GLS is an essential component of glutamatergic system, which synthesizes Glu from glutamine. The delicate balance of this system is very important for maintaining normal physiological homeostasis, and any changes of Glu level in the plasma are associated with diseases. Previous study has demonstrated that C. gigas have evolved with the capability to adjust the immune response level by regulating the balance between Glu and GABA28, and in the early stage of immune response, the secretion of Glu is activated to eliminate pathogens quickly, while the synthesis of GABA is triggered to avoid excess reactions in the late stage of the immune response35,52. In the present study, the immunomodulatory effect of glutamatergic system in C. gigas was further explored to provide helpful evidences to better understand the involvement of glutamatergic system in the immune defense of marine molluscs.
Glutaminases have been relatively well studied in vertebrates, which function as an amidohydrolase enzyme to hydrolyze glutamine to glutamate, and they are characterized as two different isoforms, the kidney-type GLS and liver-type GLS. In the present study, a glutaminase gene was identified in C. gigas, which contained a Glutaminase domain (202–489 aa) and two ANK domains (544–607 aa). The ANK domain in GLS mediates the interaction of GLS with other proteins, and the Glutaminase domain catalyzes the hydrolysis of glutamine to Glu and ammonia53. The deduced amino acid sequence of Glutaminase domain in CgGLS-1 shared high homology with that of Glutaminase domain in kidney-type glutaminase, such as 97.6% identity with that of C. virginica kidney-type glutaminase, and 65.4% identity with that of Homo sapiens kidney-type glutaminase. In the phylogenic tree, the CgGLS-1 was first clustered with kidney-type GLS of C. virginica and M. yessoensis, and then grouped into molluscan branch with GLS from other molluscs, indicating that CgGLS-1 is evolutionarily related to kidney-type GLS in invertebrates. Recently, a highly conserved kidney-type GLS were also identified from bony fish Siniperca chuatsi54, suggesting kidney-type GLS was evolutionarily conserved. All the above results suggested that CgGLS was a novel member of glutaminases in molluscs, which most likely belongs to the kidney-type GLS family.
Increasing evidences have demonstrated that GLS plays important roles in some physiological processes in mammals, such as the ammonia and urea genesis as well as the synthesis of Glu. In order to understand the function of CgGLS-1 on the synthesis of glutamate and its potential physiological roles, the enzyme activity of rCgGLS-1 and the expression of CgGLS-1 in different tissues were determined. The enzyme activity of rCgGLS-1 was estimated to be 1.705 U/mg. Moreover, the content of Glu in the serum decreased significantly (0.8468 μmol/L, 0.62-fold of that in SW group, p < 0.01) at 6 h after the injection of inhibitor of BPTES, indicating that it was able to catalyze the hydrolysis of glutamine to Glu and ammonia. Previous studies in vertebrates have found that GLSs are widely expressed in many tissues including kidney, adrenal, small intestine, brain, duodenum, even skeletal and cardiac muscle, and so on3. In the present study, CgGLS-1 mRNA was constitutively expressed in all the tested tissues, including mantle, gonad, gills, adductor muscle, hemocytes, visceral ganglia and hepatopancreas, suggesting that Glu might be synthesized in different tissues of oysters. The highest expression of CgGLS was observed in hemocytes of oysters. Since hemocytes can be present in all the tissues, it could not exclude that the expression of GLS in other tissues came from infiltrated hemocytes or at least partially. In mammals, kidney-type glutaminase is always detected in neuronal mitochondria, while the liver-type glutaminase is reported to have an extramitochondrial location in neuronal nuclei of rat and monkey brain55,56,57. The mitochondrial location of kidney-type glutaminase in astrocytes is suggested to be a control mechanism allowing broad and fine tuning of Glu production depending on their energetic needs and/or synaptic activity23. In the present study, CgGLS-1 was mainly distributed over the cytoplasm with a co-location of mitochondria in oyster hemocytes. The result was consistent with the previous reports about vertebrate kidney-type glutaminases that were predominantly localized to the inner mitochondrial membrane. These results suggested that CgGLS-1 functioned as a kidney-type GLS for the synthesis of Glu, which was located on the mitochondria of the cells of C. gigas.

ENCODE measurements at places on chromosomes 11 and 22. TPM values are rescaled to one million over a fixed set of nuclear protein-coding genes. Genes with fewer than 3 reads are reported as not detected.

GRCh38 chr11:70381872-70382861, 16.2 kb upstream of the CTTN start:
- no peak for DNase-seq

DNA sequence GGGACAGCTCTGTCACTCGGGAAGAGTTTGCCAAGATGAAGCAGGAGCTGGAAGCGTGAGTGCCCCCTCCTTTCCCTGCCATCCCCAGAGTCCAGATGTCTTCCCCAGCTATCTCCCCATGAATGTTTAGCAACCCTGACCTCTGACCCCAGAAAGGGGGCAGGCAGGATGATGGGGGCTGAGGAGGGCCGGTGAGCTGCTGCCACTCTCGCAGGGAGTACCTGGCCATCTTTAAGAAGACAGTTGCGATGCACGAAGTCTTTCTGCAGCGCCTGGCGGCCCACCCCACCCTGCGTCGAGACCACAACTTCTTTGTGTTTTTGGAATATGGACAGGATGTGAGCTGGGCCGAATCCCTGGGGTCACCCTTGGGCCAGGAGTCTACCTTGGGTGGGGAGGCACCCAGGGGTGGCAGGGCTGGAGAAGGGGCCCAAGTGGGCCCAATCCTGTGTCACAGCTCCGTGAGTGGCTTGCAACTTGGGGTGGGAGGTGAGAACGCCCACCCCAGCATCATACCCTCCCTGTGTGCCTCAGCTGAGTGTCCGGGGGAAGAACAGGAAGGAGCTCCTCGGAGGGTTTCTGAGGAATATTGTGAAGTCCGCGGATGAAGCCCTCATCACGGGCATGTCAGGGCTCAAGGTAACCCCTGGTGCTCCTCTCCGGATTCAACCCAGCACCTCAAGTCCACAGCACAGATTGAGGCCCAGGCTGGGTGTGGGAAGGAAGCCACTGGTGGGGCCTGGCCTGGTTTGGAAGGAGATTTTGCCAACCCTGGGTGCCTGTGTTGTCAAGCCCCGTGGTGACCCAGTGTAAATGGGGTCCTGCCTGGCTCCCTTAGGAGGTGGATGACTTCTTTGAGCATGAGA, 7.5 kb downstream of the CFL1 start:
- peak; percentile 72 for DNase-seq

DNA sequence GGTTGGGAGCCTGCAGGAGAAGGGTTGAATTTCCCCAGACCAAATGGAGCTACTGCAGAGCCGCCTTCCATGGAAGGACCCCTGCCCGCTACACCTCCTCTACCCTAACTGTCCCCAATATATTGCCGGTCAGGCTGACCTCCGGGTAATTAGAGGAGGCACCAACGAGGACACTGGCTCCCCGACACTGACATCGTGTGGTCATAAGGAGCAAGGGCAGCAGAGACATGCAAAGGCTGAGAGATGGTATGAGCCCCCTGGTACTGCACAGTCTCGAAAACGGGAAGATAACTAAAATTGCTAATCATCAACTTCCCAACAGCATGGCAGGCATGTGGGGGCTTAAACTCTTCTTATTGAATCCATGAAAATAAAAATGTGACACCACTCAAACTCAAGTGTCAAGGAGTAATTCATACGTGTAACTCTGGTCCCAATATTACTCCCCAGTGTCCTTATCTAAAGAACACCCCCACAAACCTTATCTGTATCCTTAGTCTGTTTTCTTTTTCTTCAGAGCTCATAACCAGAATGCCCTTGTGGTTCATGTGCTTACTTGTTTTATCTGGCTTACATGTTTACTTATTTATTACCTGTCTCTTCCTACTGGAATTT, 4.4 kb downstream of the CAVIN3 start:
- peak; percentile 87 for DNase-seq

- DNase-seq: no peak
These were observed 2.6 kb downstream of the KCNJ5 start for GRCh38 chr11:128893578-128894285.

The glutaminase expressed in the immune cells of vertebrates is found to exert an important role in immune reactions by its production Glu17,18,58. In the present study, the highest expression level of CgGLS-1 was observed in hemocytes, compared to the tested tissues, which was dramatically 33.67-fold (p < 0.01) higher than that in gonad. Hemocytes are considered as important components in the immune response of molluscs30,59. The high expression of CgGLS-1 in hemocytes might indicate its vital role in the immune response of oyster. Moreover, the mRNA expression of the CgGLS-1 in hemocytes was significantly up-regulated at 6 h after LPS stimulation. Similarly, the increased glutaminase expression after LPS injection was also found in other species such as rainbow trout, which was deemed to supply fuels and signals in the culture media in response to LPS challenge60. These results collectively indicated that CgGLS-1 might play an import role on anti-bacterial immunity of oyster.